Which is the true first edition of Patrick Süskind’s “Perfume: The Story of a Murderer”?

I recently picked up an early edition of Patrick Süskind’s “Das Parfum” in a local flea market.

The book’s dustcover features part of Antoine Watteau’s “Nymph et Satyre ou Jupiter et Antiope” and overall condition is excellent (probably unread). 

Das Parfum
Having enjoyed the English version some years ago, I thought it might be interesting to tackle the German one.  On inspection of the publication details at the front of the book, I noted the following:

Alle Rechte vorbehalten

Copyright © 1985 by

Diogenes Verlag AG Zürich

500/86/8/9

ISBN 3 257 01678 6

It struck me that being German, Süskind must have originally written the book in his mother tongue and a quick Google search confirmed this.

According to Daniel Kampa, An author “contacted Keel to ask if he would read the manuscript of his novel. The author was Patrick Süskind and the novel was Perfume. Keel planned a first edition of 50,000 copies; Süskind suggested 5,000. Neither man could have been more off track. Since 1985, the novel has sold 12,5 million copies worldwide and has been translated into 38 languages. It was the turning point for Diogenes, the publishing house founded by Keel in 1952“. 

So the true first edition of “Das Parfum” was in fact a German language version published by Diogenes in 1985 and English language versions entitled “Perfume: The Story of a Murderer” appeared shortly afterwards in the UK and the US.  Since then, the book has been translated into at least 46 languages (goodreads currently lists 218 different versions).

Incidentally, I’ve no idea whether my copy is a true first or not, even though the ISBN 3 257 01678 6 matches editions claimed in bookfinder to be firsts.  Perhaps the code 500/86/8/9 is a clue?

The Diaries of Admiral Arthur Hildebrand Alington – Part 1

Over twenty years ago, my late father, who was at that time a second-hand book-dealer, managed to salvage some old books which were about to be thrown away by the owner of a house in Falmouth, Cornwall, UK.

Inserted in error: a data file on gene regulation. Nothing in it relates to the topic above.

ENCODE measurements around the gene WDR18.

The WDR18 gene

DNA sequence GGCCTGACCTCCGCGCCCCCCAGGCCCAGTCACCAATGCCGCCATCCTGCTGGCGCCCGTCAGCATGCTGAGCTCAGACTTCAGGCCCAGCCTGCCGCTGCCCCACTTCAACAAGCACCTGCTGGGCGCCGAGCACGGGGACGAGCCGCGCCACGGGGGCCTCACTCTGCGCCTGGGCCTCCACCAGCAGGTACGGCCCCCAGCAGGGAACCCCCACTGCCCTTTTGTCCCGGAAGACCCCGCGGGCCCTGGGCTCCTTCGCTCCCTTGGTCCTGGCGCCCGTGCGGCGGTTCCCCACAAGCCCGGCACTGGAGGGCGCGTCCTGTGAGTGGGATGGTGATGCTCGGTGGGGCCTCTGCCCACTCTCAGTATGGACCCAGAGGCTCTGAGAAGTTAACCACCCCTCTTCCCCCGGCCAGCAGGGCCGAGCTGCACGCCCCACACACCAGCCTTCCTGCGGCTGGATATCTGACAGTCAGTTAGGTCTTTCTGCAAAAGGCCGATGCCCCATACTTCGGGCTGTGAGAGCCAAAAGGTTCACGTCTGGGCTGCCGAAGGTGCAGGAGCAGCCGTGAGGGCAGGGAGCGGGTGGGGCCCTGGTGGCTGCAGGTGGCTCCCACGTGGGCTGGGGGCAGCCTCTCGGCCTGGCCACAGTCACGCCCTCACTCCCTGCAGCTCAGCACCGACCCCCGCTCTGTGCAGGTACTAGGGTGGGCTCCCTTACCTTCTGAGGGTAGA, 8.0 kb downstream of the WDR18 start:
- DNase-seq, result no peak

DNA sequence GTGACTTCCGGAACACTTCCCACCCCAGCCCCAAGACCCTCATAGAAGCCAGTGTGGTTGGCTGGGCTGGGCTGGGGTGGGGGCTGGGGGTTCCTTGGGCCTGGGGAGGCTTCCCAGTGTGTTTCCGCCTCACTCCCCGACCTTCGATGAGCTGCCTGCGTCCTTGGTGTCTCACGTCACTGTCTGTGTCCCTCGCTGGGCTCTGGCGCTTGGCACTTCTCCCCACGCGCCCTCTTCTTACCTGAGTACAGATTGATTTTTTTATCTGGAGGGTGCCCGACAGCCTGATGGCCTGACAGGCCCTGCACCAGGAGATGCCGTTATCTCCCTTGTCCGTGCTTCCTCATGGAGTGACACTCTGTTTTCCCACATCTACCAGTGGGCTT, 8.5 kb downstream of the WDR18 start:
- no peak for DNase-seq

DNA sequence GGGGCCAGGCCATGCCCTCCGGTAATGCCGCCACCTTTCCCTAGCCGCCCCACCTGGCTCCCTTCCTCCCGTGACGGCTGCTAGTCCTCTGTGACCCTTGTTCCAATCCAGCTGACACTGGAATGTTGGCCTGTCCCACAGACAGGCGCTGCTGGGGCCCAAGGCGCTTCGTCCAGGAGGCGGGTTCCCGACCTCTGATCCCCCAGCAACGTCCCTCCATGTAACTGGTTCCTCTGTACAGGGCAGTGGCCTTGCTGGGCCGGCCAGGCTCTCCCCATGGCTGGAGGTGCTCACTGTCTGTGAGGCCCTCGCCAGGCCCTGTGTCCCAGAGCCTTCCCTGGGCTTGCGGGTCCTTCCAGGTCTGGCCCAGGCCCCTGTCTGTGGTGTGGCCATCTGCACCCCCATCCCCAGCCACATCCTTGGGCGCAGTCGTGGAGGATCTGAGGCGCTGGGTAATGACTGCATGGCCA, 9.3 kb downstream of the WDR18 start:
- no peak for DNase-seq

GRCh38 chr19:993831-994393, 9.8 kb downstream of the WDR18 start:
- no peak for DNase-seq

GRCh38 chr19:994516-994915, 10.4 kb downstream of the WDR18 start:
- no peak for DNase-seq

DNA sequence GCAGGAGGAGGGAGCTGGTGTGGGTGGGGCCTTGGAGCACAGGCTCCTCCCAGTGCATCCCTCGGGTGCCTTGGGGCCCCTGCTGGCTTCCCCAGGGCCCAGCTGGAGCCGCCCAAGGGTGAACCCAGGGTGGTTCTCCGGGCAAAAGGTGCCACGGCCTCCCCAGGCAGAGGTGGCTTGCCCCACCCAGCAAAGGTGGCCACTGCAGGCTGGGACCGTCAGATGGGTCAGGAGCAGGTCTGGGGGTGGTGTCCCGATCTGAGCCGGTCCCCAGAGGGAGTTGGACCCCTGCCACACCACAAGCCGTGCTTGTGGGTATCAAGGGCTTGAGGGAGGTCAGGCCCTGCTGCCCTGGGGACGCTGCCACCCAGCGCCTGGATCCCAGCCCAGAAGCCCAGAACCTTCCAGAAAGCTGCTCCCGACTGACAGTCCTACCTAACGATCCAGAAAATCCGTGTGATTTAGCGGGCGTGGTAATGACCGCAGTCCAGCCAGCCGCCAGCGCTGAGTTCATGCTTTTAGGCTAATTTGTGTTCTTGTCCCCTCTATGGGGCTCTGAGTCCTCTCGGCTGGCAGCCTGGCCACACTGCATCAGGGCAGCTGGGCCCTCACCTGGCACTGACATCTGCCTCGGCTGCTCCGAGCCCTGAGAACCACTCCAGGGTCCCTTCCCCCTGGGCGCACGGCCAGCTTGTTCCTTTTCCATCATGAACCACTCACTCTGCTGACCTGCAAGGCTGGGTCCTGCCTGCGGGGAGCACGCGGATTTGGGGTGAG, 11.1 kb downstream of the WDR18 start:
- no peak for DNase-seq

Rescued DiariesThe collection of books consisted of an incomplete series of diaries written by Admiral Arthur Hildebrand Alington (10 October, 1839 – 7 December, 1925) of Swinhope, Lincolnshire, UK and some domestic accounts and ledgers from his place of residence Swinhope House.  There is also a “Journal of HMS’s Himalaya and Peterel” and what appears to be a ship’s log (1877?):

DSCF0530

According to research carried out by the Dreadnought Project, Admiral Alington, J.P., Royal Navy, was promoted to the rank of Commander in 1870, Captain in 1879 and Rear-Admiral in 1894.  In 1895, he became Second-in-Command of the Channel Squadron and was placed on the Retired List at his own request on 13 January, 1899.  He was advanced to the rank of Vice-Admiral on the Retired List on 1 January, 1901 and to the rank of Admiral on the Retired List on 16 June, 1904.

Here is a photograph taken when he was Rear-Admiral Second-in-Command of the Channel Squadron, seen with his Flag Lieutenant:

Photograph: Navy & Army Illustrated

The diaries start in 1865 and end in 1923, two years before his death.  The earlier editions contain descriptions of naval activities, the later ones are focused more on family and social activities.  This is the complete listing:

  • 1865/6, 1873, 1877, 1881, 1982/3/4, 1888, 1889
  • 1892-1923 (1919 missing)

DSCF0529The diaries contain a range of ephemera, including newspaper cuttings, images, telegrams,etc and several transcript,s of old sea shanties (e.g. the “Old Sea Song”).DSCF0532

There is a short, hand-written account of the author’s early life, which includes a description of the circumstances of his enlistment into the Royal Navy and life as a Naval Cadet aboard HMS Victory and subsequently HMS Rodney..  Here is a sketch (“My bedroom as a Middy!”), presumably in his own hand:

DSCF0527There are many more historically interesting entries, including a first-hand account of a Zeppelin raid over Swinhope in 1916 (see related report here).  There is also a very interesting British Summary Court notebook from the first part 1919. Now that these artifacts are in my possession, I intend to dig a bit deeper into the details and will report back on any items of particular interest at a later date (Part 2).

thoughts and findings in the world of books